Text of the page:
Viet Nam News
BÀ RỊA-VŨNG TÀU — At about 5pm on the last day of January, 24-year-old Nguyễn Đức Hiển from An Giang Province jumped off a fishing vessel as it was getting ashore near Cát Lở Port in Vũng Tàu City.
After being rescued by another fishing boat and handed over to the border guards of Bà Rịa-Vũng Tàu Province, Hiển revealed that he was tricked by a xe ôm driver in HCM City and sold to the leader of a labour trafficking ring for VNĐ3.5 million (US$154).
After being forced to sign a ‘loan document’ that made him a ring leader’s debtor, Hiển was taken to rest in a small motel room with some other people. A few days later he was taken to a fishing vessel that was about to sail, and forced to work on the vessel for a month.
When the vessel was returning from the sea, its manager told Hiển that the trip was not successful enough to pay him and other labourers. Hiển decided to escape.
“If I hadn’t jumped off that boat I would have been locked away by now, beaten and forced to work on another boat,” Hiển told the Thanh Niên (Young People) newspaper.
“With the unreasonably high prices that they charged us for food and drink and the interest they charged for their ‘investment’ in us, we will never be able to pay off our debts,” he said.
25-year-old T. from Sóc Trăng Province was also tricked by a xe ôm driver at the Miền Tây Coach Station in HCM City, taken to Vũng Tàu City and sold to an illegal labour mediator named Loan.
“I worked on a fishing vessel for two months and didn’t get a penny when I returned to land,” he said. “I had to work even when I felt faint. If I didn’t, I would get shouted at and beaten.”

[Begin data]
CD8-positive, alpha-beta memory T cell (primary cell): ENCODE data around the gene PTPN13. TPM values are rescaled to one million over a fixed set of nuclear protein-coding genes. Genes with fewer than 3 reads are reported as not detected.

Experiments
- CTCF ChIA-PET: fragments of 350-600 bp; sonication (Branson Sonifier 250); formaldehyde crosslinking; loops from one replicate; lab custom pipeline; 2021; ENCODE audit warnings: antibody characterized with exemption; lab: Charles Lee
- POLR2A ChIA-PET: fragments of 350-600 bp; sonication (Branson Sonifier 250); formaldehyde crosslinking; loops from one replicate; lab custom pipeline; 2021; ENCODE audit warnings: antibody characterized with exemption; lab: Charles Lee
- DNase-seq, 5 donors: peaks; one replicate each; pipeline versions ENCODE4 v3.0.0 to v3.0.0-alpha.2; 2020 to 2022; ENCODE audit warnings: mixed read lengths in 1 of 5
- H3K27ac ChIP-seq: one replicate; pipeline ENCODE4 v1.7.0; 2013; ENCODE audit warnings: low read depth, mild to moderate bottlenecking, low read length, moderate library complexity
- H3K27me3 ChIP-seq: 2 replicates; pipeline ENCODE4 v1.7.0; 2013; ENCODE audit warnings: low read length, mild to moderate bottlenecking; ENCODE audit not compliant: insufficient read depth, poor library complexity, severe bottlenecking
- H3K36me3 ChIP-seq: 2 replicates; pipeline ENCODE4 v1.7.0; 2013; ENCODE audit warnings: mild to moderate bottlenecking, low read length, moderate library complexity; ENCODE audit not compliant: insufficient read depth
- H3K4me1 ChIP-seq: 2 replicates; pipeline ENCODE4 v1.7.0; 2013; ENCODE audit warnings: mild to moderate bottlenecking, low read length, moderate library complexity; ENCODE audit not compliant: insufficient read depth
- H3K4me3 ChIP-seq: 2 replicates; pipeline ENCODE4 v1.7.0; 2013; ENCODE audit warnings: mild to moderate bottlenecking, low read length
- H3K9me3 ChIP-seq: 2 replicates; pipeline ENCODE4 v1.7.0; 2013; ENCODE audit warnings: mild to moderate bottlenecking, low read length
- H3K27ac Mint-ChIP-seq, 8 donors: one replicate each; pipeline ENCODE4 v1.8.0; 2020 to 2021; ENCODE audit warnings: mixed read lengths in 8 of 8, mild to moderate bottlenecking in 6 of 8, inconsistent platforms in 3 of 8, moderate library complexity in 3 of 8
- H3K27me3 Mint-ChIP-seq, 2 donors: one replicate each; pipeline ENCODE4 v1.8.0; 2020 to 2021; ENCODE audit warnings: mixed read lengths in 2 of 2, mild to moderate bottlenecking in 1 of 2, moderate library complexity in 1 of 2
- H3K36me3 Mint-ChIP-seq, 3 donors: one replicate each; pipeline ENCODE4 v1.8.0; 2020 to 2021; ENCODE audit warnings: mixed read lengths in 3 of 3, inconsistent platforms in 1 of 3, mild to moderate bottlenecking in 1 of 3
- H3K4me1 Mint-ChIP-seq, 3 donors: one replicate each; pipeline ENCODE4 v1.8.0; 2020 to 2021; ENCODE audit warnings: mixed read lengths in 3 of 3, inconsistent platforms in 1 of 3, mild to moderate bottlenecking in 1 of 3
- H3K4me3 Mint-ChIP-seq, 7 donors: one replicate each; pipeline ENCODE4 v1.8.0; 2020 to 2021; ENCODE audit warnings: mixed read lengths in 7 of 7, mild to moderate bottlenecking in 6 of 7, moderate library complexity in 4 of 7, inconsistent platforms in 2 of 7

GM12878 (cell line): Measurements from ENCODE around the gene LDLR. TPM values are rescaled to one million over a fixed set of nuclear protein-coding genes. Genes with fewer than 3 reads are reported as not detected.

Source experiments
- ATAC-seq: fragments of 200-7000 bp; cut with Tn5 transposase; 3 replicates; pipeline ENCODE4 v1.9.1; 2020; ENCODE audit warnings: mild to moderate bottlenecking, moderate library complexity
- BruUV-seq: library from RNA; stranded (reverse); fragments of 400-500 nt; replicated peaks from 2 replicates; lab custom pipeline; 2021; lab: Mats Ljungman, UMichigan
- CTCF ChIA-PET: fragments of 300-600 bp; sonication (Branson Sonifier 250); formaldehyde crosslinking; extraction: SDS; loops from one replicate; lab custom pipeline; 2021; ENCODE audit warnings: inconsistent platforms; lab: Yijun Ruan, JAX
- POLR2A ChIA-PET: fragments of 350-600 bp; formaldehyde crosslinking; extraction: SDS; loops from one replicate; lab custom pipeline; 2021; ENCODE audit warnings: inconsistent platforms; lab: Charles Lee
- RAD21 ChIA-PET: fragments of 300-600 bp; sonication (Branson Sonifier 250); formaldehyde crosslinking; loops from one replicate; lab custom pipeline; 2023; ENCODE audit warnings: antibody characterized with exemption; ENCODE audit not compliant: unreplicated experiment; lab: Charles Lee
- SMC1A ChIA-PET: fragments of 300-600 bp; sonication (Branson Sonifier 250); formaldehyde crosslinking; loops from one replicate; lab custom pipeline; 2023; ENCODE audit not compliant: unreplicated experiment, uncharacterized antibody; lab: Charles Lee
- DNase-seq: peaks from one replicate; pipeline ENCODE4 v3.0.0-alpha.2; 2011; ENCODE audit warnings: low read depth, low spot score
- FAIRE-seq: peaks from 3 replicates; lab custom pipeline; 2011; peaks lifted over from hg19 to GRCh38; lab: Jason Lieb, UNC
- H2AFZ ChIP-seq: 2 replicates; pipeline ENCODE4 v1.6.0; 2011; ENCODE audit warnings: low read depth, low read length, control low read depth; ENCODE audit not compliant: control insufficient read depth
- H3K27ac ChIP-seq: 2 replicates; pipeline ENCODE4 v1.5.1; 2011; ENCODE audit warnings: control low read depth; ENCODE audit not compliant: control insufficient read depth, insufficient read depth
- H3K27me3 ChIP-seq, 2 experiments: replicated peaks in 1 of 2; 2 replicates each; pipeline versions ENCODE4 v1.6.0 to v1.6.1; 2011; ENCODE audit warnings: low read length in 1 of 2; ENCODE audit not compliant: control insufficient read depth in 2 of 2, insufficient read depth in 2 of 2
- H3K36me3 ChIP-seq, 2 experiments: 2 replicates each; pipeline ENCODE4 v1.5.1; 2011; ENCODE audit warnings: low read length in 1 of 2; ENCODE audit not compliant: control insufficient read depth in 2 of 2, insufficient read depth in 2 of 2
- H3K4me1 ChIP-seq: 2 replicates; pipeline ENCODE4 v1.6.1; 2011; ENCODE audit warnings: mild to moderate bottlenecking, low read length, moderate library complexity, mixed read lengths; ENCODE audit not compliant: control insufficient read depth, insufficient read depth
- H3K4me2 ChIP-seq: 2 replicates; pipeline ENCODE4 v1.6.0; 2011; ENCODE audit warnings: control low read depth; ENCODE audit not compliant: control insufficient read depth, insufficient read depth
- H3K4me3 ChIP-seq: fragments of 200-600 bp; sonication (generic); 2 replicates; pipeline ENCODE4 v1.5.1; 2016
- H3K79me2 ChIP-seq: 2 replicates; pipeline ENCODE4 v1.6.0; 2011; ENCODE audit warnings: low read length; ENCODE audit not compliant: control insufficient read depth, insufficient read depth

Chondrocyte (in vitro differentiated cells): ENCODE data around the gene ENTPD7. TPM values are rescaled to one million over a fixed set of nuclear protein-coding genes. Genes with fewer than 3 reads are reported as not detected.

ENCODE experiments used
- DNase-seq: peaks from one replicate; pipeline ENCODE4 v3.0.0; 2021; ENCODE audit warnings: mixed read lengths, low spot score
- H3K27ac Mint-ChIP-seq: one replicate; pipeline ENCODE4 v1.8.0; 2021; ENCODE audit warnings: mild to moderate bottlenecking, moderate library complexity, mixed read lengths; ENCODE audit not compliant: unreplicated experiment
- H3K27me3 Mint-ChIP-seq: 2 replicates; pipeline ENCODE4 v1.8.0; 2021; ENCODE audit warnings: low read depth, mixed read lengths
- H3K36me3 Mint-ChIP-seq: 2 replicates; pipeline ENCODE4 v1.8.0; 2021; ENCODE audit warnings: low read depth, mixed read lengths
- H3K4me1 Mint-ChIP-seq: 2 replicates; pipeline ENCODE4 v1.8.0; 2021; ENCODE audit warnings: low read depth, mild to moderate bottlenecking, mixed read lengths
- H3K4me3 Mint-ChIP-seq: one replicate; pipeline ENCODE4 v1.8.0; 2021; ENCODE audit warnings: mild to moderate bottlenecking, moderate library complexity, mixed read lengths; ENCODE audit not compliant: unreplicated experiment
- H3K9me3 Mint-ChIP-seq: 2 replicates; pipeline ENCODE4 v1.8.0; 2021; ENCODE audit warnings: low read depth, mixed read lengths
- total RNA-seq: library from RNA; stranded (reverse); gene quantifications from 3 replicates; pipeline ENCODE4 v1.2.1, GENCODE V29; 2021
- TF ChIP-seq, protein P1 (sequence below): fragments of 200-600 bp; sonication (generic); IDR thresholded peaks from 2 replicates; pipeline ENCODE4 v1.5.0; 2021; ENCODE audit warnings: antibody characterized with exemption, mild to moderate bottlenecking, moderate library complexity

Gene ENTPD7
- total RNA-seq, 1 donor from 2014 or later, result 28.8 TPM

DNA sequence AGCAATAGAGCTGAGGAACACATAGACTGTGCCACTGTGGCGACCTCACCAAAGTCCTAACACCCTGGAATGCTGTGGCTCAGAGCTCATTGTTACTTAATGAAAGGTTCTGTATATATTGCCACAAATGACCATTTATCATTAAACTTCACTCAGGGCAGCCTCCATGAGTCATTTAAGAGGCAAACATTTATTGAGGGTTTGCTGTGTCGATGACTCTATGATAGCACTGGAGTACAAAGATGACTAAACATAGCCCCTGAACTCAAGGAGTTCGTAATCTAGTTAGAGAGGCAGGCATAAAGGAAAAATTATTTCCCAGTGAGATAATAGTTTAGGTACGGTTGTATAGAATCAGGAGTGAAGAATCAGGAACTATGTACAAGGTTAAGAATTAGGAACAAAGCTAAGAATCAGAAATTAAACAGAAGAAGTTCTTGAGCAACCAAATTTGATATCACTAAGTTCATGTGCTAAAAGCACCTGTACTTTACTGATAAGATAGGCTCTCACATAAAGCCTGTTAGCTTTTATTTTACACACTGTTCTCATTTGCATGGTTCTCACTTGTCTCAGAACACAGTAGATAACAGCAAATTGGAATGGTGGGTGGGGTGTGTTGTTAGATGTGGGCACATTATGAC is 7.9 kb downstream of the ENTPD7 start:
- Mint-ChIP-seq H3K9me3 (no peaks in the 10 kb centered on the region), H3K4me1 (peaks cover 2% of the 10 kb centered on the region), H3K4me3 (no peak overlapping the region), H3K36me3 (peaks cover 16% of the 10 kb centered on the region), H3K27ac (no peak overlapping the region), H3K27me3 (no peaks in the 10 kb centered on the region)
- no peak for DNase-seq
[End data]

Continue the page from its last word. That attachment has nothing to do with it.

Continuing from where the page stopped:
“I would die jumping into the sea, so I tried and waited until the vessel returned to land,” he added. “But then I was told I still had debts and got locked up, waiting to sail again.”
After being sold for labour trafficking rings at VNĐ2-3.5 million ($88-154) each, the labourers are resold to owners of fishing vessels for some VNĐ10-12 million ($440-527) each, said H., an illegal labour mediator in the area of the Bến Đá Port.
Labourers do get beaten, and the situation has been going on for years in the Phước Tĩnh and Long Hải communes, and the Cát Lở Port, he said.
P., a long-term resident of the Cát Lở Port area, said that the “most chaotic” periods when violence occurs often are at the end of the year, when the fishing vessels return from the sea, and at the beginning of the year when they are about to sail again.
“In mid-March, residents of the area near Alley 999 on 30/4 Street were scared to death when a street gang chased and threatened to stab a labourer that tried to escape,” he said.
“Some labourers have even jumped from the second floor to escape,” he added.
Apart from the Cát Lở Port, several labour trafficking gangs also operate near the Bến Đá and Phước Thịnh ports with cold-blooded members always ready to beat those that try to escape, according to a provincial border guard.
The traffickers generally don’t get caught since the majority of the victims do not report getting beaten to either the police or border guards, he said.
“They control the victims with the ‘loan documents’, so it’s very difficult for the authorities to handle the situation,” a leader of the province’s border guards said.
“We did try to investigate some cases but could only apply administrative measures,” he said.
Colonel Phạm Văn Phong, commander of the province’s border guards, said that he is aware of the situation and has requested concerned divisions to collaborate with the authorities to investigate and track down the labour trafficking rings.
Lê Hưng, chairman of the People’s Committee of Ward 11 in Vũng Tàu City, confirmed the activities of the labour trafficking rings in the area of the Cát Lở Port. The committee has directed concerned authorities and police to deal with the situation, he said. — VNS